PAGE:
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Goodyear Tire & Rubber Co. v. Travelers Casualty and Surety Co.

United States District Court, W.D. Pennsylvania

December 22, 2014

THE GOODYEAR TIRE & RUBBER COMPANY, Plaintiff,
v.
TRAVELERS CASUALTY AND SURETY COMPANY (f/k/a AETNA CASUALTY AND SURETY COMPANY), AND TRAVELERS INDEMNITY COMPANY, Defendants.

MEMORANDUM OPINION

JOY FLOWERS CONTI, Chief District Judge.

I. Introduction

The Goodyear Tire & Rubber Company ("Goodyear") sued Travelers Casualty and Surety Company ("Travelers Casualty") and Travelers Indemnity Company ("Travelers Indemnity", and together with Travelers Casualty, "Travelers" or "Defendants") for breach of contract with respect to certain primary liability and umbrella policies. Goodyear seeks damages and declaratory judgments pertaining to Travelers' duties to defend and indemnify Goodyear with respect to certain asbestos-related claims filed against it. (ECF No. 9). Presently pending before the court are cross-motions for "Partial Summary Judgment on Threshold Issues, " pursuant to Rule 56 of the Federal Rules of Civil Procedure, filed by Travelers, (ECF No. 92), and Goodyear, (ECF No. 96). Upon consideration of the parties' submissions and the applicable law, the court finds, as a matter of law, that certain umbrella insurance policies were only clarified by subsequent "No Drop Down" endorsements. The "No Drop Down" endorsements did not modify or change any provision of the relevant umbrella policies and had no effect on Goodyear's right under the umbrella policies to file individual claims which each encompass the covered damages of multiple individuals that arise out of a single occurrence. Goodyear's motion will be granted, and Travelers' motion will be denied.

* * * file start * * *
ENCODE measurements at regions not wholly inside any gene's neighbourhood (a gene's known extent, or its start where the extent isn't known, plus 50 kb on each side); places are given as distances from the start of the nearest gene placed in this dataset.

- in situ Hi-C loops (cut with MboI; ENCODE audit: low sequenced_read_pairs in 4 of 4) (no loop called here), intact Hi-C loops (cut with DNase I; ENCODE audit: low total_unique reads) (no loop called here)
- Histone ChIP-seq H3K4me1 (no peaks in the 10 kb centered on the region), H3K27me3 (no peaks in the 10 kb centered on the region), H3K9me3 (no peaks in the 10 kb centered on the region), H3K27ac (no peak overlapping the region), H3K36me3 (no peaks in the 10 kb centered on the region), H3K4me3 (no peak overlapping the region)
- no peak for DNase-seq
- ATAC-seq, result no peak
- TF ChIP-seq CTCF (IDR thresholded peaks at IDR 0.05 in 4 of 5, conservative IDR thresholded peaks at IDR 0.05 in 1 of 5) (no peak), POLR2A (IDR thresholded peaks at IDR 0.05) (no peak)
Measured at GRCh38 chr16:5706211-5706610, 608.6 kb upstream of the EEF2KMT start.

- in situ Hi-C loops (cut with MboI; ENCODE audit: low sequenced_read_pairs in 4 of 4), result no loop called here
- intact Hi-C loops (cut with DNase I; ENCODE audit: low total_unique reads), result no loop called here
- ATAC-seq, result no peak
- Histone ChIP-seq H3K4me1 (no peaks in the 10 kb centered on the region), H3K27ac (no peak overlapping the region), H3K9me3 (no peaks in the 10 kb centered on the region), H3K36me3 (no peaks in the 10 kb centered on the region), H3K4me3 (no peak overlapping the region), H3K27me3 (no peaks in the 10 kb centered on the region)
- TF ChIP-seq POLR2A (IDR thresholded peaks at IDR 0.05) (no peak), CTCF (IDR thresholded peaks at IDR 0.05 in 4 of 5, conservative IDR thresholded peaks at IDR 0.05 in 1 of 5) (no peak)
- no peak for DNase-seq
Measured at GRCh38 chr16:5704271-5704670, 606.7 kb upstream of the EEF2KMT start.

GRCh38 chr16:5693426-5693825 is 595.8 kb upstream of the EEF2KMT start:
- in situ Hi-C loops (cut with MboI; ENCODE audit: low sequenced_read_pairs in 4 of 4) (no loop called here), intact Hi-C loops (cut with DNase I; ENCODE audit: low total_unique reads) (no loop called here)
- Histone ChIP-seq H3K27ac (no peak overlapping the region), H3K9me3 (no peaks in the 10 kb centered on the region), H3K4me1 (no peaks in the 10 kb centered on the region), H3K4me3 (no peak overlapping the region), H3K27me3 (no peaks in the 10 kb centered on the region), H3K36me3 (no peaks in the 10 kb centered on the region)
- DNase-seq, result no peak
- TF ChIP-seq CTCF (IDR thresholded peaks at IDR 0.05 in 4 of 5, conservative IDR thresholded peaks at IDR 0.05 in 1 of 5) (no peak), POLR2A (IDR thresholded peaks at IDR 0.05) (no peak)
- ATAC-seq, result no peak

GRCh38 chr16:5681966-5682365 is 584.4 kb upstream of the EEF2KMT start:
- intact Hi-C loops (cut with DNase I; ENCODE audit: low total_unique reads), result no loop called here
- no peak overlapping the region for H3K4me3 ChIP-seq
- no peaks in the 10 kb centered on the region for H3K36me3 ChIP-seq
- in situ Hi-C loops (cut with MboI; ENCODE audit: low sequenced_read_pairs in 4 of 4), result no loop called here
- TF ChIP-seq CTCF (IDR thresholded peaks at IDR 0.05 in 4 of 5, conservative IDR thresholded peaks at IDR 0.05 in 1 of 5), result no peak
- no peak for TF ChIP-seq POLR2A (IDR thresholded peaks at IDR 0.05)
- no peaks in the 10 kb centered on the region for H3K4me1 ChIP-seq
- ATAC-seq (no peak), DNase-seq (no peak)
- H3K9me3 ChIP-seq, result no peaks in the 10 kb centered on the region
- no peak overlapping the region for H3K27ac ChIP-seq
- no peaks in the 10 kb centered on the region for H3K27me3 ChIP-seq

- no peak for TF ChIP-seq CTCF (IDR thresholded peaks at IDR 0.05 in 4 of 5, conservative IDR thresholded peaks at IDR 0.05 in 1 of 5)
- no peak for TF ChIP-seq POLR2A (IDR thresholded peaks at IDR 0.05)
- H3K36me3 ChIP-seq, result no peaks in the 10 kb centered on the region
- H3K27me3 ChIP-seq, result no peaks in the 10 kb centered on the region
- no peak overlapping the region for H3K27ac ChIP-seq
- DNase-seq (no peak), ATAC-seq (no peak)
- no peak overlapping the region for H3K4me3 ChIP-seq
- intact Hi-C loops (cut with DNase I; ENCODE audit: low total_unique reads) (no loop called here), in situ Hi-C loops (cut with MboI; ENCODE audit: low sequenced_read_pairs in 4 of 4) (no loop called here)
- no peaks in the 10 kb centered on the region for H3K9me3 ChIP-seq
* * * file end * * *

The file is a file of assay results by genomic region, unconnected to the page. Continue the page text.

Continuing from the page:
II. Factual Background and Procedural History[1]